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FARMERS CONFERENCE

Booker T. Washington

George Washington Carver

Founder

Renowned Scientist

Thomas M. Campbell First Cooperative Extension Agent

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"A Tuskegee Tradition Since 1892"

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"A Tuskegee Tradition Since

“Celebrating the Legacy, Embracing the Opportunity, Serving the Needs”

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Kellogg Hotel and Conference Center at Tuskegee University - Tuskegee, AL

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2017 Merit Farm Family Award

The Cornelius Joe Family The Joe’s Black Angus Farm Newburn, Alabama Sponsored by:


The first Farmers Conference was held at Tuskegee University on February 23, 1892. Its purpose was to convene farmers in an educationally stimulating environment that would arouse public sentiment and create an interest in the common, mundane and practical affairs of life. The morning was spent identifying problems associated with farming and the afternoon portion of the conference focused on their solutions. Today, this conference has evolved into a two day event that focuses on the problems and solutions for small-scales farmers, land owners, and their communities in managing change in agriculture. Participants are engaged in intense courses of instructions, problem- solving and interactive demonstrations. Additionally, the conference provides an opportunity for small-scale farmers to network with colleagues and university educators. From its inception, the Tuskegee University’s Farmers Conference has retained the following objectives: (1) to share up-to-date information relevant to small-scale farmers and landowners involved in production of traditional and alternative agricultural products; (2) to create awareness about family health, nutritional challenges, and existing resources for rural families; (3) to provide research-based information in a consumer adaptable format; and (4) to strengthen networks and partnerships that address problems of small-scale farmers and rural communities with respect to local, national and global markets. 125th Annual Farmers Conference: Celebrating the Legacy, Embracing the Opportunity, Serving the Needs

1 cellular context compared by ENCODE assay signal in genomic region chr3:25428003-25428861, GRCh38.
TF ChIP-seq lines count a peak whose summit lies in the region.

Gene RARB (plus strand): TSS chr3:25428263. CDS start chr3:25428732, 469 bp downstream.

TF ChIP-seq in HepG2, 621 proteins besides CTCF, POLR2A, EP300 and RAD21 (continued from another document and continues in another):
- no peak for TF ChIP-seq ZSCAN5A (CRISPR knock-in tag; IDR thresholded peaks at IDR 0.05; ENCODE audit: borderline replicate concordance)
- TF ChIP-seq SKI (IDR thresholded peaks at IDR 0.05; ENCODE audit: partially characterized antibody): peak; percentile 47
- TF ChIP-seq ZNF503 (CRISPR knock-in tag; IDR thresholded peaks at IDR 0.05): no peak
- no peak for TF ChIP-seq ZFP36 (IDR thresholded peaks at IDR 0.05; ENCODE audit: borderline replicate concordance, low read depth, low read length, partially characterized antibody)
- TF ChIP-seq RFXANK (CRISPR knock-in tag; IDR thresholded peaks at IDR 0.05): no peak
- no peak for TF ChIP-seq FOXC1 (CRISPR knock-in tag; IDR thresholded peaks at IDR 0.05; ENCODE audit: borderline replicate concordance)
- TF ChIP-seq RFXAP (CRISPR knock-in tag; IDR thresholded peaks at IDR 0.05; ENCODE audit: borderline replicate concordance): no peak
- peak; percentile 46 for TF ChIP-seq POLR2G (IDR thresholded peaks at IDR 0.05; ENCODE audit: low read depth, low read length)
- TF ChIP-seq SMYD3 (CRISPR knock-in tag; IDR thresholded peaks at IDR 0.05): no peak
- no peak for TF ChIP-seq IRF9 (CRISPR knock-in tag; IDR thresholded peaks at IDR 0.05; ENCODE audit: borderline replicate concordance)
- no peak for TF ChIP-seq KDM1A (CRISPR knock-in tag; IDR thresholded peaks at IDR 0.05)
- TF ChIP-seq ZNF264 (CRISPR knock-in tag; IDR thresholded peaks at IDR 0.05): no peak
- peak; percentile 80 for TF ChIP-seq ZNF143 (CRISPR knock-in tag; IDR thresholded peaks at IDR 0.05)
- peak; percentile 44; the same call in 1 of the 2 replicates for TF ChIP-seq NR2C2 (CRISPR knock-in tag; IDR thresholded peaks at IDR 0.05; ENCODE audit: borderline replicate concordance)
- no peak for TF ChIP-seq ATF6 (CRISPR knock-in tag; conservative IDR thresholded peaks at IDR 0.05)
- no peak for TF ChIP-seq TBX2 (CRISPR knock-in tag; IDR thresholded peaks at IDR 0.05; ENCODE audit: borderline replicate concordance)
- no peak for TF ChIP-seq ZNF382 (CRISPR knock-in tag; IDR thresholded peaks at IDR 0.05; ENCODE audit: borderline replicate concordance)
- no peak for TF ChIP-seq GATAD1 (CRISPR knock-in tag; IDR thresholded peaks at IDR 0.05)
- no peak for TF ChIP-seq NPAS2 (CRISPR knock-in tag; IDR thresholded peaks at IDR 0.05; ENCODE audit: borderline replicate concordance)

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THE TUSKEGEE NEGRO CONFERENCE of BOOKER T. WASHINGTON

Preface THE TUSKEGEE NEGRO CONFERENCE Booker T. Washington spent his first months at Tuskegee in 1881 traveling throughout the rural counties to see the living conditions of the people he would be serving. He later related: I must confess that what I saw during my first month of travel and investigation left me with a very heavy heart. The work to be done to lift these people up seemed almost beyond accomplishing.1 Reflecting back almost 20 years later, Washington described how he would “uplift” the people: The Negro has within him immense power for self-uplifting, but for years it will be necessary to guide him and stimulate his energies. The recognition of this power led us to organise…what is known as the Tuskegee Negro Conference, —a gathering that meets every February, and is composed of about eight hundred representatives, coloured men and women, from all sections of the Black Belt. They come in ox-carts, mule-carts, buggies, on muleback and horseback, on foot, by railroad. Some travel all night in order to be present. The matters considered at the conference are those that the coloured people have it in their power to control, —such as the evils of the mortgage system, the one-room cabin, buying on credit, the importance of owning a home and of putting money in the bank, how to build school-houses and prolong the school term, and to improve their moral and religious condition.2